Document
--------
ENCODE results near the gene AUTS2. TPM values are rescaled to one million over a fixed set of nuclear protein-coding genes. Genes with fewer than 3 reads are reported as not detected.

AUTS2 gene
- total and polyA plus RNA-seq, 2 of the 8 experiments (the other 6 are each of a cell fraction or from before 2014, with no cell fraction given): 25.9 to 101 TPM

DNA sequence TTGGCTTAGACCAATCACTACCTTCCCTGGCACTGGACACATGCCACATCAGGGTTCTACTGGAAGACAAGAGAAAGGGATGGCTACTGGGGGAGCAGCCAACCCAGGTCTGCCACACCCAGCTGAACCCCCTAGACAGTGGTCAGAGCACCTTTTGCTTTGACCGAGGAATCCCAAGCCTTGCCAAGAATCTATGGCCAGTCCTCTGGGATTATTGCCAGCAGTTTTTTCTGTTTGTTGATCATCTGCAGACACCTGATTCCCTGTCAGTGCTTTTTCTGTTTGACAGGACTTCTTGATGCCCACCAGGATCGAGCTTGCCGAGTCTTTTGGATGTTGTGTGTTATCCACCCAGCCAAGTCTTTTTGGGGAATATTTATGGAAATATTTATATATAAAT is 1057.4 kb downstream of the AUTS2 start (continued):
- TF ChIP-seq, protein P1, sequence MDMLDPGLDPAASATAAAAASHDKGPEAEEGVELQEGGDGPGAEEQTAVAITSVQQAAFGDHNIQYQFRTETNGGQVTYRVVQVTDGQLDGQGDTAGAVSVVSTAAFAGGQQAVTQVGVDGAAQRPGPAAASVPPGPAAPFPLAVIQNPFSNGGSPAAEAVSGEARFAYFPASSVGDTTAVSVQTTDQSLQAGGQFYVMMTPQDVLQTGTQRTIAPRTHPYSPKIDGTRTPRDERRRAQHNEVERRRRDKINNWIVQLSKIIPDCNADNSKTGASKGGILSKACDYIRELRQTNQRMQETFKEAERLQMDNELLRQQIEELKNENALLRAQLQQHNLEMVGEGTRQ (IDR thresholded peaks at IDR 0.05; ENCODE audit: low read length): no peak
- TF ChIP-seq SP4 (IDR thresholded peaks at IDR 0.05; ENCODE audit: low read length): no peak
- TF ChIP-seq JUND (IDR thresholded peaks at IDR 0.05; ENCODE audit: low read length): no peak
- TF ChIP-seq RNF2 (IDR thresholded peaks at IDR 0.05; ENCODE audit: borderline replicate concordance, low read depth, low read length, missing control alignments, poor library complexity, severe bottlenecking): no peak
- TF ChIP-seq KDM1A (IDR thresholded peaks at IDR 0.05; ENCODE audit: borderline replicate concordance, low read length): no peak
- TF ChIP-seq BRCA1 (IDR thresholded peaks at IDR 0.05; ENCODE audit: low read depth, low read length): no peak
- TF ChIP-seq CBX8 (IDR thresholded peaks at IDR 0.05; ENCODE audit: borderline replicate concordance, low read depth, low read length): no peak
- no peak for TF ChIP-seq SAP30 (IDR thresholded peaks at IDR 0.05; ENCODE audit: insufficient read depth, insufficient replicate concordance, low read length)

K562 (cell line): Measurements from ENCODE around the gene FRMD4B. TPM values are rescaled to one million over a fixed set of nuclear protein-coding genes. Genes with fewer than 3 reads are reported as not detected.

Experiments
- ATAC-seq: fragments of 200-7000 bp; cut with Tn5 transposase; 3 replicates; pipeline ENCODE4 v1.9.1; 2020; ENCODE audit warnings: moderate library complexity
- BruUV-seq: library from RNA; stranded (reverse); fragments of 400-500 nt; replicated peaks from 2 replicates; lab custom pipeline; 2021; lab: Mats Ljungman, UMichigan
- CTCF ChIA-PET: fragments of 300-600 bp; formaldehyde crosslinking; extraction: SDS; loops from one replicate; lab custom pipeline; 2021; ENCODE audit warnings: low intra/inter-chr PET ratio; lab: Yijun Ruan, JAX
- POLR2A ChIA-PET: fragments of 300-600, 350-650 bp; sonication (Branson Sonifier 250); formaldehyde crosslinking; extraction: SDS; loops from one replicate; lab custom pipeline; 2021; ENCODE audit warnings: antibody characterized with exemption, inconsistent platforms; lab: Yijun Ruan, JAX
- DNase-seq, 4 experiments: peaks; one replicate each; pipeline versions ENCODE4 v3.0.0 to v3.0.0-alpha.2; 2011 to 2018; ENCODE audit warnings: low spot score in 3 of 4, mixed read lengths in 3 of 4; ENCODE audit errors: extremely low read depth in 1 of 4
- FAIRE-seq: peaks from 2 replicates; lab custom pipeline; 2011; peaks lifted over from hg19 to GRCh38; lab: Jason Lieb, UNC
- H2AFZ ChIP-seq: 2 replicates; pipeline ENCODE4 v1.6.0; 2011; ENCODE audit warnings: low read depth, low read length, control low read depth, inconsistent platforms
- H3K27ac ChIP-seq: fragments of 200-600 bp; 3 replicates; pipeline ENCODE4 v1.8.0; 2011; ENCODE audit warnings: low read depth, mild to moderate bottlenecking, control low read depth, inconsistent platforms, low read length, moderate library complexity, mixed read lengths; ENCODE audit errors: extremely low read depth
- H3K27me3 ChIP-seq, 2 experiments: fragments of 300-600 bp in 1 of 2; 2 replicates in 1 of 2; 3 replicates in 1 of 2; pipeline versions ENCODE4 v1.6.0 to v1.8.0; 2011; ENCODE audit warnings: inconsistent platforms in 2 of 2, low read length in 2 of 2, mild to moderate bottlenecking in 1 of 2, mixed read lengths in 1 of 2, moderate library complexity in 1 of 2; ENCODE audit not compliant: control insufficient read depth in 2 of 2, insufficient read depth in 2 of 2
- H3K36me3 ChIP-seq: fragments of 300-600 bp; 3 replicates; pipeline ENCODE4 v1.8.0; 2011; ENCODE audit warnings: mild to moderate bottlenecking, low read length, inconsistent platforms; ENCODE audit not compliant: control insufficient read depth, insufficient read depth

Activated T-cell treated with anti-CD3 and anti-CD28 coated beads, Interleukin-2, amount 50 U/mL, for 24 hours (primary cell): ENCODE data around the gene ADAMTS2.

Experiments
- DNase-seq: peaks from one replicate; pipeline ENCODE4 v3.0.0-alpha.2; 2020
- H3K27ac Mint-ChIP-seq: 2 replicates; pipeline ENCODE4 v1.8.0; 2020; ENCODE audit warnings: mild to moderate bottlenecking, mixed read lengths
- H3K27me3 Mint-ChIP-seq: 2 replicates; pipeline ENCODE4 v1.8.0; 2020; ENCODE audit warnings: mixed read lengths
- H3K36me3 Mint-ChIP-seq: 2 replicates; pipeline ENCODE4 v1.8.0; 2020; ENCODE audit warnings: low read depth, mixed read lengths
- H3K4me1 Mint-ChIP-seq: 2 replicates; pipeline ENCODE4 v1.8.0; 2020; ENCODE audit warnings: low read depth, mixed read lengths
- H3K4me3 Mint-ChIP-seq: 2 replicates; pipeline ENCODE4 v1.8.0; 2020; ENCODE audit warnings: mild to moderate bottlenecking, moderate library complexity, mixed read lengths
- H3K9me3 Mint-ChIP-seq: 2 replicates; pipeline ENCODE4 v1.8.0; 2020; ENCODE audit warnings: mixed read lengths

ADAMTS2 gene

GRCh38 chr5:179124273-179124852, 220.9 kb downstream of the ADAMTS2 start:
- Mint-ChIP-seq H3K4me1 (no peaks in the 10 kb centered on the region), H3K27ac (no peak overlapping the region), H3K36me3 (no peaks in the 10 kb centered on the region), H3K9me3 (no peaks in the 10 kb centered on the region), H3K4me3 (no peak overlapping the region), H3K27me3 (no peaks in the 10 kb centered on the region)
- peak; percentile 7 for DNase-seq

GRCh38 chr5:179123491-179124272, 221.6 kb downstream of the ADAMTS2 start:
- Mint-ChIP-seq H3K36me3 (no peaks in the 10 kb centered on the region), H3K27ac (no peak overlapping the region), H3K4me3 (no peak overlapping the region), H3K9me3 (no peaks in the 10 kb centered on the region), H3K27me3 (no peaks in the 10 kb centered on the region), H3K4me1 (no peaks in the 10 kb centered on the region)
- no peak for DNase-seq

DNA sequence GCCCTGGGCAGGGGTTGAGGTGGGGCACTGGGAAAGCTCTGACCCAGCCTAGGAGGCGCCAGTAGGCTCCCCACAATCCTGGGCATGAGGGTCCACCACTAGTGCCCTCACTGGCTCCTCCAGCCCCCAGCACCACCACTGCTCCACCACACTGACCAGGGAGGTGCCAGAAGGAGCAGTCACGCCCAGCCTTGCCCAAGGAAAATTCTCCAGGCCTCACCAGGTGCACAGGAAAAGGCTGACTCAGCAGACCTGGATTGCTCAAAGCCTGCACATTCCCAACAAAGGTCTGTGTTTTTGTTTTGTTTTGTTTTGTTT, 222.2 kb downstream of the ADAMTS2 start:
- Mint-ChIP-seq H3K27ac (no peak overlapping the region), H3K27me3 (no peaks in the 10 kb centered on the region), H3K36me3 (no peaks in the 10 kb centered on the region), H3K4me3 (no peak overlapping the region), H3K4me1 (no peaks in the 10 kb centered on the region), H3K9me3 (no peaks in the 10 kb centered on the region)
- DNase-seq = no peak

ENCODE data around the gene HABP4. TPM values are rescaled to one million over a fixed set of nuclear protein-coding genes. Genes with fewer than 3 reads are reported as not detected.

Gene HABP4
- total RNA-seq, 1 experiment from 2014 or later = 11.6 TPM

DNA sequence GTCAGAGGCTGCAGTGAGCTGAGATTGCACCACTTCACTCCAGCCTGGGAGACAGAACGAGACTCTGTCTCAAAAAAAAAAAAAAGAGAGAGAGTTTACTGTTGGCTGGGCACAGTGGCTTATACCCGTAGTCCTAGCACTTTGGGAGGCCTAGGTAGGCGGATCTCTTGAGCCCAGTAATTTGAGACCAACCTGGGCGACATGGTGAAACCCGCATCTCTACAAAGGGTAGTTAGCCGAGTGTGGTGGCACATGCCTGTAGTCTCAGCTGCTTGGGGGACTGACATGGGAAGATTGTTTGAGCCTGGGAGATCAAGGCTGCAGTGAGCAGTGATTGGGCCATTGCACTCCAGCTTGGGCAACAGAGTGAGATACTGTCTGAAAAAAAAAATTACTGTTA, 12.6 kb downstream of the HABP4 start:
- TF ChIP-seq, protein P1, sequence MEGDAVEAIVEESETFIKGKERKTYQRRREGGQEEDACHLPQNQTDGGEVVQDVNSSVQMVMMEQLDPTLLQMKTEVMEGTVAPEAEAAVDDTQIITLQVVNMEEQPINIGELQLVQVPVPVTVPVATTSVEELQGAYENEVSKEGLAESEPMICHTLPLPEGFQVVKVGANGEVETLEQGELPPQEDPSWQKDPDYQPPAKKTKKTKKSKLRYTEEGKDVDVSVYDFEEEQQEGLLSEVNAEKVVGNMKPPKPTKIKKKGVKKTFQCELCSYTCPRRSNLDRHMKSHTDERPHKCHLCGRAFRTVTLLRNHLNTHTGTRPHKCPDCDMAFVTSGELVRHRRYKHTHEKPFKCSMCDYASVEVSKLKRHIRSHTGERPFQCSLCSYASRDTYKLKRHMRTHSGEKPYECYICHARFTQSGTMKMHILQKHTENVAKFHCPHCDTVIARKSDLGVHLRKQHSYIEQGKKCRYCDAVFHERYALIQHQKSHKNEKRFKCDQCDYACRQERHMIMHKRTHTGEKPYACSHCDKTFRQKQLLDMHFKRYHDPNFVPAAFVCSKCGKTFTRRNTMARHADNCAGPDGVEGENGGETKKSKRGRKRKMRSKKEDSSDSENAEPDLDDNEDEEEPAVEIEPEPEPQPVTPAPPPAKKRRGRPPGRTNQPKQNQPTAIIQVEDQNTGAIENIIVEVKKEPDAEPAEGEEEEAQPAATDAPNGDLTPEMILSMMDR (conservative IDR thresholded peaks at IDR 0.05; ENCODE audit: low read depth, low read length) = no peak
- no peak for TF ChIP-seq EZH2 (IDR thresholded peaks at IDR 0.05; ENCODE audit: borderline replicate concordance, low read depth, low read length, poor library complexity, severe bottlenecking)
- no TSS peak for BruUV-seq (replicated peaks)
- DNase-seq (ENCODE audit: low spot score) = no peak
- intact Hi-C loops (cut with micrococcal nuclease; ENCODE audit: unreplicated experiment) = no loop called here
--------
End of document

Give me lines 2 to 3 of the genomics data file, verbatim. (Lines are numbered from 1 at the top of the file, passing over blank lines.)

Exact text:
AUTS2 gene
- total and polyA plus RNA-seq, 2 of the 8 experiments (the other 6 are each of a cell fraction or from before 2014, with no cell fraction given): 25.9 to 101 TPM